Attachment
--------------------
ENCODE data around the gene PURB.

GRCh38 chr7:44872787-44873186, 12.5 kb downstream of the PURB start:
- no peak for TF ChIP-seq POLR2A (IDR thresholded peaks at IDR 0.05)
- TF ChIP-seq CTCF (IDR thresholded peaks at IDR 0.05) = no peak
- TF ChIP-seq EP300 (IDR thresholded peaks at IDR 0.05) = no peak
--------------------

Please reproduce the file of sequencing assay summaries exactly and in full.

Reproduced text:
ENCODE data around the gene PURB.

GRCh38 chr7:44872787-44873186, 12.5 kb downstream of the PURB start:
- no peak for TF ChIP-seq POLR2A (IDR thresholded peaks at IDR 0.05)
- TF ChIP-seq CTCF (IDR thresholded peaks at IDR 0.05) = no peak
- TF ChIP-seq EP300 (IDR thresholded peaks at IDR 0.05) = no peak